Friday, July 19, 2013

Chipper Jones Finds a New Challenge in Golf at the American Century Championship

Chipper Jones photo courtesy of Jeff Bayer/American Century Championship

South Shore, Lake Tahoe, Nev. – Chipper Jones finished his long and distinguished 19-year career as the Atlanta Braves third baseman with a .303 batting average and 468 home runs; numbers that likely will give the 41-year-old who retired after the 2012 season a home in the baseball Hall of Fame.

Now he is swinging at another white ball as a first-time participant in the American Century Championship at Edgewood Tahoe Golf Course that uses a Stableford scoring system that awards graduated points for pars or better.

In Friday’s first round, Jones was paired with former teammates Greg Maddux and David Justice. All three were teammates in the mid-1990s and World Champions in 1995. Jones and Maddux were teammates and golf buddies during spring training for more than a decade.

Jones showed promise on the course, with a booming 370-yard drive on the par-5 third hole. He registered his first par on the par-3 fifth. But his day was filled with jitters and too many missed short putts.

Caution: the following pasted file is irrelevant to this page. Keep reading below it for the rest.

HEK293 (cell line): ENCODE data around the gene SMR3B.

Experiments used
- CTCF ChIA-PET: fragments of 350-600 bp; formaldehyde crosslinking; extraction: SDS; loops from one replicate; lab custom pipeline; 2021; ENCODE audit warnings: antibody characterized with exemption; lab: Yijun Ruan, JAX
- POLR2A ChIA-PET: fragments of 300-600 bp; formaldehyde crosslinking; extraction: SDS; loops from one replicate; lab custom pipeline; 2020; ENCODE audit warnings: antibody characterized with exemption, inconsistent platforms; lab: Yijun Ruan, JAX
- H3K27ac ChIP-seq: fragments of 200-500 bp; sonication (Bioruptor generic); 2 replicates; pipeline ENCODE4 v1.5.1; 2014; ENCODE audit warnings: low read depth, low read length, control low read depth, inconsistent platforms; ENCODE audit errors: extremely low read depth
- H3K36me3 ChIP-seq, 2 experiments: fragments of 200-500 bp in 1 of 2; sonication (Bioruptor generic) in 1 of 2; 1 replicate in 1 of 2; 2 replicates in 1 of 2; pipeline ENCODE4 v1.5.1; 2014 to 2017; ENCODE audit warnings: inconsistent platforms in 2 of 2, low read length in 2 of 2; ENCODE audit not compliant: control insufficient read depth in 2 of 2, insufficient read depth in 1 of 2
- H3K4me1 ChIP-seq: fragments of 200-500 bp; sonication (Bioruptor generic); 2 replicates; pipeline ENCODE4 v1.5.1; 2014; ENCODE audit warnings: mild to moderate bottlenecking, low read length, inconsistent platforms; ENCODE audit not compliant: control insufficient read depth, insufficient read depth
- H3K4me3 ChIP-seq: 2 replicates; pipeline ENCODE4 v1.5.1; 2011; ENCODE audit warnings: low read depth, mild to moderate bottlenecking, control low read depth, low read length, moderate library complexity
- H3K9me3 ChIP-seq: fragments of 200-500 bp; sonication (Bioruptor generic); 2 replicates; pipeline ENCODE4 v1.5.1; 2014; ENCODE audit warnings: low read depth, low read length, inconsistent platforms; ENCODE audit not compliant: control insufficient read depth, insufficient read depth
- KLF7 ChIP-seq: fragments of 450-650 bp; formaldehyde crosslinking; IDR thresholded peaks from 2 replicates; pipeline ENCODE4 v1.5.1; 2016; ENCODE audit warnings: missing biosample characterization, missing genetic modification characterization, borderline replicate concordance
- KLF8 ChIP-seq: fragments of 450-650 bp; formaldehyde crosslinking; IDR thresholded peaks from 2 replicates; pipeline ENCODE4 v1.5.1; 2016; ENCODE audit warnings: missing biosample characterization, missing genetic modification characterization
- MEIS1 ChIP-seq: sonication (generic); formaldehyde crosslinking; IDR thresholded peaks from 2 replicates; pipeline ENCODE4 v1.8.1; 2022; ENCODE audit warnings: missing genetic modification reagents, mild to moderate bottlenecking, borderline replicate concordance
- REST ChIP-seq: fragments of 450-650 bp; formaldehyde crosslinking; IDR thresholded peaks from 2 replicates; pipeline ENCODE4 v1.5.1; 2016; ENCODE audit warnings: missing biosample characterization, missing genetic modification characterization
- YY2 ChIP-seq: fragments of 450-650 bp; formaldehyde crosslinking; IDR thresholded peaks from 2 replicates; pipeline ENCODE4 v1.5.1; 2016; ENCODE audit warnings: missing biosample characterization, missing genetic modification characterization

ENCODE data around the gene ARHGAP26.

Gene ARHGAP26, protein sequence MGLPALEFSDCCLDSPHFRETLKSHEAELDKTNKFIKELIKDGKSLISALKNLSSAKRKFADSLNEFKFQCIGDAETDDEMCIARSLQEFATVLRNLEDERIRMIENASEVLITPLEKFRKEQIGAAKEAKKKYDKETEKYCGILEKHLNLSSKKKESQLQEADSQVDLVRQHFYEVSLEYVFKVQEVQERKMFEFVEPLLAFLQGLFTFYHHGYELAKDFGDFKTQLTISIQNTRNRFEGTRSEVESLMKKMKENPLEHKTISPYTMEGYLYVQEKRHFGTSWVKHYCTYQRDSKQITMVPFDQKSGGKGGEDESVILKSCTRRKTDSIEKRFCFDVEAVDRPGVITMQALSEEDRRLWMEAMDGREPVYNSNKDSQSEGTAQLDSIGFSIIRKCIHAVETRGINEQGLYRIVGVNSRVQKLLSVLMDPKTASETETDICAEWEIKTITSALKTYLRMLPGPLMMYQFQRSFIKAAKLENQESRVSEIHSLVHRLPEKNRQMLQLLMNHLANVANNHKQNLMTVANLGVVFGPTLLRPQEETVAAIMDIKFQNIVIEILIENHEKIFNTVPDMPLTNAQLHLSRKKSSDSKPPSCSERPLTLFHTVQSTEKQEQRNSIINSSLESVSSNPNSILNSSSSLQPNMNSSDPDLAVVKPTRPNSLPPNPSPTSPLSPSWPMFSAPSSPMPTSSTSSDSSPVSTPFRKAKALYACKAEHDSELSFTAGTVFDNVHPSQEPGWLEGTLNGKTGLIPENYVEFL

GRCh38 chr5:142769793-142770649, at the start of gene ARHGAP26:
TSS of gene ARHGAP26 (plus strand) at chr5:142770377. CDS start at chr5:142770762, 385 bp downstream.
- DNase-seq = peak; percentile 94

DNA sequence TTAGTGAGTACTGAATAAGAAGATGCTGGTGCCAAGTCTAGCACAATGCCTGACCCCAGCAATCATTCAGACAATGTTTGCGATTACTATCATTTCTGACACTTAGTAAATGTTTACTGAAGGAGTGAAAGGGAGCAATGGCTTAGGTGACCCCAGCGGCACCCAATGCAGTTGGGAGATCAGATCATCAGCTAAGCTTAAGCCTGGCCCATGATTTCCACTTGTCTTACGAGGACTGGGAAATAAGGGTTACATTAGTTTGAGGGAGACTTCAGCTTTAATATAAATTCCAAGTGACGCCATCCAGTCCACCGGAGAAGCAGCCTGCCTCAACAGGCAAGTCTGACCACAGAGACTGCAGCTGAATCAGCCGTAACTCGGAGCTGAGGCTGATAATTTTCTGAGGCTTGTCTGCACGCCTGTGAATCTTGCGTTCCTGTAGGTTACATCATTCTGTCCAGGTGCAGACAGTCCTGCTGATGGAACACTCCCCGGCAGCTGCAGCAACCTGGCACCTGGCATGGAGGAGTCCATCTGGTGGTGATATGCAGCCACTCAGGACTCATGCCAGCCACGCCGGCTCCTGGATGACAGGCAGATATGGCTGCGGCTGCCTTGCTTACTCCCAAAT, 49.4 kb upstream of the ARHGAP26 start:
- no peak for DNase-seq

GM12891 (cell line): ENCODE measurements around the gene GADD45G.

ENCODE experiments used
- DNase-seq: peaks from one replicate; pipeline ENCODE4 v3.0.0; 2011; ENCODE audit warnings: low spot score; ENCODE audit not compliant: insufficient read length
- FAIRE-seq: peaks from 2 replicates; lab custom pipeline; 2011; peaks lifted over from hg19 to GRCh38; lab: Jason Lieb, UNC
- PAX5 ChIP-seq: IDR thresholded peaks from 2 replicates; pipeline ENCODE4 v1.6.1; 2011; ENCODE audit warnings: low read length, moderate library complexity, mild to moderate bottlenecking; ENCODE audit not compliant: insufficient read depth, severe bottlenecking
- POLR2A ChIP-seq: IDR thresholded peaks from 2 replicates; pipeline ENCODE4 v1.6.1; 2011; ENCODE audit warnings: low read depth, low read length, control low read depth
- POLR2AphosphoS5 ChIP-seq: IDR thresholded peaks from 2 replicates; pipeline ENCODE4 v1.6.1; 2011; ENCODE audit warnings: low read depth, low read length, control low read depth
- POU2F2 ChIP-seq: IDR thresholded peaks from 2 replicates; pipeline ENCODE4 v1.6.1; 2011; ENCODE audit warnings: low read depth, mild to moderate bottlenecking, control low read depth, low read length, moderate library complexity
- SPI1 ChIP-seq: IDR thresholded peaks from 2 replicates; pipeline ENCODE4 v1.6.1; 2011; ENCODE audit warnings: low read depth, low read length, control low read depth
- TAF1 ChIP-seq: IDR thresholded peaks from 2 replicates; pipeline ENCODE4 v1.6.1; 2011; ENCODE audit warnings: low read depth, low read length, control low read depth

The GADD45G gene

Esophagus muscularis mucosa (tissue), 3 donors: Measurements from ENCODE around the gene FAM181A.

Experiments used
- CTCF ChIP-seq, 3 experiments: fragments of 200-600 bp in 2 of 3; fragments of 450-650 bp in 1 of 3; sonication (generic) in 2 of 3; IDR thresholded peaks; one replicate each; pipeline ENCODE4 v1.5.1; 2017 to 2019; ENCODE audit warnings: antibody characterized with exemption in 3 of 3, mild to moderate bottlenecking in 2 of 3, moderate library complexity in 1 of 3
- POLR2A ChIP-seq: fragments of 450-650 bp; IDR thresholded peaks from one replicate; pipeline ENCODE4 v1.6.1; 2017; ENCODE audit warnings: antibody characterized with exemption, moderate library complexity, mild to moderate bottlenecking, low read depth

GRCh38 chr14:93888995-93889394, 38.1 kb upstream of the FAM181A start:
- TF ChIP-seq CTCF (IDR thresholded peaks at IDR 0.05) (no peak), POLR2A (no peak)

“It’s awfully frustrating, I’ll tell you that,” said Jones.  “But there is no replacement for those competitive juices. Once you have those competitive juices in you, you just want to do something to play and golf is my outlet now.”

Jones started playing golf with his father at about age 13 in central Florida. But he didn’t get a chance to play much during the baseball season.

“I loved to play in the off season and during spring training” said Jones, who was the overall first draft pick in 1990. “I feel like I’m still climbing the learning curve.”

In addition to playing golf, Jones enjoys hunting and spending time with his four boys at home.

“I have been living out of a suitcase for 23 years playing ball so it’s time to pay attention to them, added Jones, one of 14 rookies in this year’s event.

“I’ve had seven knee surgeries and I just really felt that my legs were leaving me and I wasn’t able to stay on the field (due to injuries). I think I was putting a little too much pressure on my manager and my teammates so I figured it was time for us to part ways.”

The event will be televised by NBC Sports Network from 4-7 p.m. (EDT) on Friday and by NBC on Saturday and Sunday from 3-6 p.m. (EDT).

By Craig Smith, former director of media relations for the U.S. Golf Association.

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